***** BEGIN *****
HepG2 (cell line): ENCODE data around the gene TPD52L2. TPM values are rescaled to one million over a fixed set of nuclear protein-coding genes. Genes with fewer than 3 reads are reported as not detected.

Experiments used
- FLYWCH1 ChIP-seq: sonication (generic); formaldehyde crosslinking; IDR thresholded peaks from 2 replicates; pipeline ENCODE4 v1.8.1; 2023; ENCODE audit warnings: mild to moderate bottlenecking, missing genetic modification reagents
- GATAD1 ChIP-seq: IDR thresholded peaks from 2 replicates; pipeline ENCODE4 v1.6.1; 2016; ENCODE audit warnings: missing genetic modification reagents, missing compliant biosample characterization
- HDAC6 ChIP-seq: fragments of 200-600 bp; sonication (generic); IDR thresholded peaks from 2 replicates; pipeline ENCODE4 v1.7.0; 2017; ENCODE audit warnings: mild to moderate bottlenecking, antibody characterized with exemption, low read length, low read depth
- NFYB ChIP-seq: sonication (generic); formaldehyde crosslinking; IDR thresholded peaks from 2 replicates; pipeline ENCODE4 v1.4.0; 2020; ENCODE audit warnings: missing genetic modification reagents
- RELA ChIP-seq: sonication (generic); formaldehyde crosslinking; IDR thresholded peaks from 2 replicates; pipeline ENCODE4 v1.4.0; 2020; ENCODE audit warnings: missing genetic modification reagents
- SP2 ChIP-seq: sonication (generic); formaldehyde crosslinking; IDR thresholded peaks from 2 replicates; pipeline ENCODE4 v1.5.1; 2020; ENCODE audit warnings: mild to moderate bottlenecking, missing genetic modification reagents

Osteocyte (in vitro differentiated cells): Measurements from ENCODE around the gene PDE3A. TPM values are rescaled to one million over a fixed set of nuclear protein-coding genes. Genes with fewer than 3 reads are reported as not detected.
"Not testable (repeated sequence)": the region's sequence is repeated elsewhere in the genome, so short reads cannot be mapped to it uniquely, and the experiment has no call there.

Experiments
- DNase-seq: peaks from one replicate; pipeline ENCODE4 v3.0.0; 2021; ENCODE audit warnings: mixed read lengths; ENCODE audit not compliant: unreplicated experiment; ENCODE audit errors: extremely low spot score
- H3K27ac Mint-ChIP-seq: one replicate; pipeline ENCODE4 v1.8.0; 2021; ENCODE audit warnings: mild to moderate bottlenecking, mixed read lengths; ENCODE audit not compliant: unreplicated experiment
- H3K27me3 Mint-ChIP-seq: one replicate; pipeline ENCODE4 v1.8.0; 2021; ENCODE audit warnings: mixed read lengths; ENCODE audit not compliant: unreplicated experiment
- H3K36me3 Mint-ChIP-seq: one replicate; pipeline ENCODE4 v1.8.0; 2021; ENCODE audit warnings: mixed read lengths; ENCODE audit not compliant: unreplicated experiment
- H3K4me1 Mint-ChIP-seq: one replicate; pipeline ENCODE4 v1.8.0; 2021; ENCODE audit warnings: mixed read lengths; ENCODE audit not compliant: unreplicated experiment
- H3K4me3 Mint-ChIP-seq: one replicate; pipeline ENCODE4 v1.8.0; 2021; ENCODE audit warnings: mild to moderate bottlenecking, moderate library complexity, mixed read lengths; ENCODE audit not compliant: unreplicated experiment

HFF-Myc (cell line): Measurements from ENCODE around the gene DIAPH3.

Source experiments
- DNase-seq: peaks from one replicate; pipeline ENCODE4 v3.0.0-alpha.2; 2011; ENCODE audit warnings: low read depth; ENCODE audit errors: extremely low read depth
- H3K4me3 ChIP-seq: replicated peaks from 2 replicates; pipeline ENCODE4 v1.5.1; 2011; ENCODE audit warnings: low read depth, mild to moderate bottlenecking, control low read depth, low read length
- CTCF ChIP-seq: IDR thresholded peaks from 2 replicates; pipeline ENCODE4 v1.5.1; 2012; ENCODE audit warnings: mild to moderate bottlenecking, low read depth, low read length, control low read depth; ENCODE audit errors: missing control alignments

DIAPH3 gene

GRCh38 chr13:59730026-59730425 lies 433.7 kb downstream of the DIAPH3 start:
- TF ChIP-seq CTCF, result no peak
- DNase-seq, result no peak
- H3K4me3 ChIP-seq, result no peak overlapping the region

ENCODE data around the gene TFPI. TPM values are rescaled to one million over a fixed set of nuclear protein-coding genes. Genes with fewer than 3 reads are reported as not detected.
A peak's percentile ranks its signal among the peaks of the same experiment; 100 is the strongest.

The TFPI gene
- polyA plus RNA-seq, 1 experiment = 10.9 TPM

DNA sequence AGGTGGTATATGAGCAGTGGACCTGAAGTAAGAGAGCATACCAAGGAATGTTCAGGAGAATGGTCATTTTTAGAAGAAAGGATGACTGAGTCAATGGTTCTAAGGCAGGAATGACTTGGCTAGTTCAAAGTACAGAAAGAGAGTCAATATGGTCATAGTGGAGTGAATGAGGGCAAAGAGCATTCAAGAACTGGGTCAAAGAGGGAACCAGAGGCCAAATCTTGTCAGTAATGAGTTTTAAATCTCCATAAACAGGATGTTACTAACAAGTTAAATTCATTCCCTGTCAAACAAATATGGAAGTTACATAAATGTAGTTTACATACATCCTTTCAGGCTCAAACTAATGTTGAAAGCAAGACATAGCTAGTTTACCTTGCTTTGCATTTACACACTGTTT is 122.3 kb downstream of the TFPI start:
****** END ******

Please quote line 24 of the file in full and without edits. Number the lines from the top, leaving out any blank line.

GRCh38 chr13:59730026-59730425 lies 433.7 kb downstream of the DIAPH3 start: